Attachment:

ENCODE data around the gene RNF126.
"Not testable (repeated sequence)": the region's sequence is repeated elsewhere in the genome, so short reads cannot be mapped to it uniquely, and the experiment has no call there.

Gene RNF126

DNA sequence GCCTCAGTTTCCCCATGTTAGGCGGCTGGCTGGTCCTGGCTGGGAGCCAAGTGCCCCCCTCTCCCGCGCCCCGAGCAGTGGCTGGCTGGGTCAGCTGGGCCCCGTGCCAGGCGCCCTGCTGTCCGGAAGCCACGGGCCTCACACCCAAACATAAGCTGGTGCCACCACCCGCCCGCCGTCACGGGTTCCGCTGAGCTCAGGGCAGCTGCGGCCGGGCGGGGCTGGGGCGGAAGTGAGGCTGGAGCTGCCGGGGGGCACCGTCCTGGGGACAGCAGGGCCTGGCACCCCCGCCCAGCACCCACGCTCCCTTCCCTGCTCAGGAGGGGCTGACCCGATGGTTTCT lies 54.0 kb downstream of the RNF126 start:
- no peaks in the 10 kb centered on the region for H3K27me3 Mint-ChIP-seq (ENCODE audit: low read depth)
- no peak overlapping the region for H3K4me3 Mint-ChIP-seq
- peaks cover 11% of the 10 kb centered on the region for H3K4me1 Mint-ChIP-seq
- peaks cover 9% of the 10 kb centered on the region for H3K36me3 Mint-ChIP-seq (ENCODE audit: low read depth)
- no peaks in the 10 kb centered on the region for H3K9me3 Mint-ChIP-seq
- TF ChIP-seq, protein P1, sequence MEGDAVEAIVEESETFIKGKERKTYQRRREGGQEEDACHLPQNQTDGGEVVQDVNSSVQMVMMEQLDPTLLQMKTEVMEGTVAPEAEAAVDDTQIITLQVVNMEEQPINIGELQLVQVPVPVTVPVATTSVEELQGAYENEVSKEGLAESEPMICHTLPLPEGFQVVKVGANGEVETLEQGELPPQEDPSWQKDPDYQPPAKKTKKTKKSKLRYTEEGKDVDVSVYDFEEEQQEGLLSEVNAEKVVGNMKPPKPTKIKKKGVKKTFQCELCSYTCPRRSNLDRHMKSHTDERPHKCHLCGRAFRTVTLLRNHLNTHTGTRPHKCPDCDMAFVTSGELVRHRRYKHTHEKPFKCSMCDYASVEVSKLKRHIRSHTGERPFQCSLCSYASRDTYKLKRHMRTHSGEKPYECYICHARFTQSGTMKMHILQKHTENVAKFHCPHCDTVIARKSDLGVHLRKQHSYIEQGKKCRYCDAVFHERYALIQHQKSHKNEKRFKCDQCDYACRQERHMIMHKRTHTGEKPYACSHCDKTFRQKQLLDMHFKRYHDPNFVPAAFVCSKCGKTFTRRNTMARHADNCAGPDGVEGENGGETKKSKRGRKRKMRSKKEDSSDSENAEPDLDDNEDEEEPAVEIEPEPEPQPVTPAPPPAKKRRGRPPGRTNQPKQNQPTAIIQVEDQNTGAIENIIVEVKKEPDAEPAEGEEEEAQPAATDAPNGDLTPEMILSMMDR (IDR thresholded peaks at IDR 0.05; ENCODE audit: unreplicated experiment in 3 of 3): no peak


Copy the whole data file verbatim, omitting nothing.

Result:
ENCODE data around the gene RNF126.
"Not testable (repeated sequence)": the region's sequence is repeated elsewhere in the genome, so short reads cannot be mapped to it uniquely, and the experiment has no call there.

Gene RNF126

DNA sequence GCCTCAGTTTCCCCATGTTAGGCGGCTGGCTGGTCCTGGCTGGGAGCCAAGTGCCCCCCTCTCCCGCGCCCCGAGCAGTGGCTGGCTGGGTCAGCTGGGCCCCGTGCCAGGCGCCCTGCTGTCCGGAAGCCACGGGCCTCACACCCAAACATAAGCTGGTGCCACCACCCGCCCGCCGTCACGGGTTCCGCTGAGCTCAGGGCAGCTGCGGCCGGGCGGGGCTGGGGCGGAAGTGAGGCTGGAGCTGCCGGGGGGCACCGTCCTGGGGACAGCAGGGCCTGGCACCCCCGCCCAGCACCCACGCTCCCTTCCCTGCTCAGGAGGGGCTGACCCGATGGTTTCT lies 54.0 kb downstream of the RNF126 start:
- no peaks in the 10 kb centered on the region for H3K27me3 Mint-ChIP-seq (ENCODE audit: low read depth)
- no peak overlapping the region for H3K4me3 Mint-ChIP-seq
- peaks cover 11% of the 10 kb centered on the region for H3K4me1 Mint-ChIP-seq
- peaks cover 9% of the 10 kb centered on the region for H3K36me3 Mint-ChIP-seq (ENCODE audit: low read depth)
- no peaks in the 10 kb centered on the region for H3K9me3 Mint-ChIP-seq
- TF ChIP-seq, protein P1, sequence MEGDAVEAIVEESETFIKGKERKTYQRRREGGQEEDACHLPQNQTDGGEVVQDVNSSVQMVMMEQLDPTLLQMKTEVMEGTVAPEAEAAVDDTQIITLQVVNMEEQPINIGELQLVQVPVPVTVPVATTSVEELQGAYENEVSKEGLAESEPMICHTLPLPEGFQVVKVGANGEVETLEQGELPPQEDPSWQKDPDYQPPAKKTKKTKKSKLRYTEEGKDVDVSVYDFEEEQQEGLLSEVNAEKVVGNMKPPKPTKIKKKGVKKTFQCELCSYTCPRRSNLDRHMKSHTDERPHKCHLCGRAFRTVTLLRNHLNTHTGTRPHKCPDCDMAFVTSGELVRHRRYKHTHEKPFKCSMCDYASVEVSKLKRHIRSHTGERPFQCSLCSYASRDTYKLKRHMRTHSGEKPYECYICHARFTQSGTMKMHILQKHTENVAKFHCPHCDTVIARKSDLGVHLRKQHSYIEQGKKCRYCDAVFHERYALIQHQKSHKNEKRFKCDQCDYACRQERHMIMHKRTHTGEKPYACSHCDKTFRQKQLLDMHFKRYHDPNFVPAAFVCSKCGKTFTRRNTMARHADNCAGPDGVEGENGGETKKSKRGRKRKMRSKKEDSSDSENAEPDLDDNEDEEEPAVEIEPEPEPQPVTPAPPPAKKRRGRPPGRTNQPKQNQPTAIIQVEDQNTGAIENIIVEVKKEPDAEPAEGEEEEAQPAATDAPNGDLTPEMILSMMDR (IDR thresholded peaks at IDR 0.05; ENCODE audit: unreplicated experiment in 3 of 3): no peak